Clinical research can not only shape future treatment but also transform the lives of those who take part. One such example is that of the DASHER trial in the treatment of hypertension.
The DASHER research study
DASHER was a clinical trial funded by the UK Gawthorn Cardiac Trust and co-sponsored by the University of Exeter Medical School and the Royal Devon & Exeter NHS Foundation Trust.
Hypertension will affect over 25 per cent of adults across the UK, although many will not be aware of it. If left untreated, the risk of serious health problems such as stroke and heart attacks is increased.
The trial recruited 4,774 individuals from South West GP surgeries between 2016 and 2017. This 18-week trial in the treatment of high blood pressure included 10 nurse-led visits. During the trial, participants received hypertension treatment that was carefully monitored and adjusted according to how well the medication worked and was tolerated by the patient.
The trial was led by the principal investigator and clinical research fellow at the Exeter Clinical Research Facility, Dr Andrew Jordan, who claims the trial shows that this treatment can effectively and safely reduce high blood pressure amongst those recently diagnosed in moderate to severe cases. Future ambitions include looking at resistance in treatment and how treatment plans can be more adequately customised to meet individual needs.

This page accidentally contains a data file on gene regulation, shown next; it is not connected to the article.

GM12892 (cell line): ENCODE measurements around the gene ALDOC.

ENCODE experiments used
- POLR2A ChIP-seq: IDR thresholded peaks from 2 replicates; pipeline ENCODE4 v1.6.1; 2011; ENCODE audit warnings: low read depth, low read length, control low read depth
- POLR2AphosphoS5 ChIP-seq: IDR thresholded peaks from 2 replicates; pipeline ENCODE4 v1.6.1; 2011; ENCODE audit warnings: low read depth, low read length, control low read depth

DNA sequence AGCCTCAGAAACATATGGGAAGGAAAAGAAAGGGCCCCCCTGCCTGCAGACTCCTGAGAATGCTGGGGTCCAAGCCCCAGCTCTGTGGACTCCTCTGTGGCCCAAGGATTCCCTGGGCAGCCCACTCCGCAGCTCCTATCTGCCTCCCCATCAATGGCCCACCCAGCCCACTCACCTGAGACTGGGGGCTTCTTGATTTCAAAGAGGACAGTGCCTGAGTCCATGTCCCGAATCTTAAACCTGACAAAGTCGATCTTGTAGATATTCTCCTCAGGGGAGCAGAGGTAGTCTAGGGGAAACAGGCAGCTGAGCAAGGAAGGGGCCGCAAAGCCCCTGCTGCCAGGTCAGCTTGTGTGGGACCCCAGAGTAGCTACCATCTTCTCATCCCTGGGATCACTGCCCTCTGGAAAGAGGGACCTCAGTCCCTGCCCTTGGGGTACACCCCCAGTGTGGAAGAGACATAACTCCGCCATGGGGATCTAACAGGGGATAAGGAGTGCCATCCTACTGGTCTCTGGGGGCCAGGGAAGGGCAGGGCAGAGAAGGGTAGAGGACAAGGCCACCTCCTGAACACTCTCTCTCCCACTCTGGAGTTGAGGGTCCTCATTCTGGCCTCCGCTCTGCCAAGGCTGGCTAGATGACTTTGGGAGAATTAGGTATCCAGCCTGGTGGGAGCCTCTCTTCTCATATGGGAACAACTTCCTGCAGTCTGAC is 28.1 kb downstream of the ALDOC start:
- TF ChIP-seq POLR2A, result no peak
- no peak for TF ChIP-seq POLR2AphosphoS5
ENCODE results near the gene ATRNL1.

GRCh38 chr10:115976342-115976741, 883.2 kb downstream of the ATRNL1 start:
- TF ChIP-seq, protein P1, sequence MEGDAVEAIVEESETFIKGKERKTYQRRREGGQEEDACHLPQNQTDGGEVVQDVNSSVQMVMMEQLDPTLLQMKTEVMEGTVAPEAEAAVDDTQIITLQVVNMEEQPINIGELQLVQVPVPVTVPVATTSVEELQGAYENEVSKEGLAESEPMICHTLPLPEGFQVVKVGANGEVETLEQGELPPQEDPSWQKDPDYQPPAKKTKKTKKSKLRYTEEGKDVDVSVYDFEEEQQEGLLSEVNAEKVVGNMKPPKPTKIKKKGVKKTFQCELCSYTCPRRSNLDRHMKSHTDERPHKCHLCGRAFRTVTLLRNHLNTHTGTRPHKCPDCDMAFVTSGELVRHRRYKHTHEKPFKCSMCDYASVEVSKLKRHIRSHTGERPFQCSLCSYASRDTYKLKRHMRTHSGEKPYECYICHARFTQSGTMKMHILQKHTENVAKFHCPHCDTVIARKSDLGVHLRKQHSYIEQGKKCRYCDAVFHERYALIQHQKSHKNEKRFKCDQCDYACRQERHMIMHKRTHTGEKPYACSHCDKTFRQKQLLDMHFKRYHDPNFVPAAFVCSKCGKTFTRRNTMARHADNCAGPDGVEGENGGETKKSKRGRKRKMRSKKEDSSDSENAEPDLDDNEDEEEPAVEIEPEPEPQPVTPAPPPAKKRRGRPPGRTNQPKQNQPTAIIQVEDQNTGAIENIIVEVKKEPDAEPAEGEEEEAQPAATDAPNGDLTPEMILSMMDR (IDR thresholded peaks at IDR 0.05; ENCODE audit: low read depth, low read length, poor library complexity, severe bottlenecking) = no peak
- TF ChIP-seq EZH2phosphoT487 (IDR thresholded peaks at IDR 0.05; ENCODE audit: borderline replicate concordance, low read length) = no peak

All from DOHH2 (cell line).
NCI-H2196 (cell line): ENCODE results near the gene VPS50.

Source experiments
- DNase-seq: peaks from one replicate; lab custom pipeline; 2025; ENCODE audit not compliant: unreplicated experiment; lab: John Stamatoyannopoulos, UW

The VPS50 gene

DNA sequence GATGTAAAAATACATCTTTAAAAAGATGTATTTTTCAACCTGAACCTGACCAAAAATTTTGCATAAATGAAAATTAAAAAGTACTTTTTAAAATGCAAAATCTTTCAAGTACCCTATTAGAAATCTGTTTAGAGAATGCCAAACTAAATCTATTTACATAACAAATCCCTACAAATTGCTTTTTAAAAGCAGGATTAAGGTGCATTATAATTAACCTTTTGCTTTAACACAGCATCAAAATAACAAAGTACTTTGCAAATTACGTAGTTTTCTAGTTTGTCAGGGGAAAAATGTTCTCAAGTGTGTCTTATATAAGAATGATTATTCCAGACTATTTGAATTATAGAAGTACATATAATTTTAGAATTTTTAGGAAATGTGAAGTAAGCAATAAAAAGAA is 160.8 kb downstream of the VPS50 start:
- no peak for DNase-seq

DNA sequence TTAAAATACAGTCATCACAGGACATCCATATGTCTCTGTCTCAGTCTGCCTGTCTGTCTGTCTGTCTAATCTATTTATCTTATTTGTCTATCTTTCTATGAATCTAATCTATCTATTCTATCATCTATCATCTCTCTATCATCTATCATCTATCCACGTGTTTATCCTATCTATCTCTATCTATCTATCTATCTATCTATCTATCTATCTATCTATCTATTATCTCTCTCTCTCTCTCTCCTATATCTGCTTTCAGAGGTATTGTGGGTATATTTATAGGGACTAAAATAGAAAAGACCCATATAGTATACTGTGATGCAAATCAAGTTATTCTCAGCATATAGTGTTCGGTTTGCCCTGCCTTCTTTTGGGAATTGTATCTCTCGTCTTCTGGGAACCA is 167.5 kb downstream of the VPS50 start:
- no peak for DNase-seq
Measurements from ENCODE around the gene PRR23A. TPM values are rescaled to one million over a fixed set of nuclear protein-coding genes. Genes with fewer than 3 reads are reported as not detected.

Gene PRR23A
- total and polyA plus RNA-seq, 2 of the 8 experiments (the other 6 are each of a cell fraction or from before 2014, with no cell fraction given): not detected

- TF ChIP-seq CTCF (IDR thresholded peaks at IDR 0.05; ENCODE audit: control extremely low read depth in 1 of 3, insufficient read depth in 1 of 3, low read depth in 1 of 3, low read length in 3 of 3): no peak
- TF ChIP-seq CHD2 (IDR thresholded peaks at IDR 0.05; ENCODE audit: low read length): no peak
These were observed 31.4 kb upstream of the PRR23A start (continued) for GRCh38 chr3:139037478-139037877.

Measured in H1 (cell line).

According to the NHS National Institute for Health Research, all NHS trusts and 42 per cent of GP surgeries were involved in the recruitment of more than 600,0000 individuals for clinical research during 2016-2017. To find medical studies that pay and could benefit you, clinical research organisations such as http://www.trials4us.co.uk/ list the trials that need volunteers in your area.
A personal experience
Julie Main, an Exeter health care assistant (HCA), helped with selecting eligible patients at the St Thomas Health Centre, where she had worked for 13 years, and underwent the trial herself. She learned a great deal about hypertension as an HCA and how her symptoms of irritability and general feelings of being unwell were a result of her blood pressure. Thanks to the trial, she received an in-depth check-up and treatment that has brought her blood pressure to a manageable level and her symptoms under control.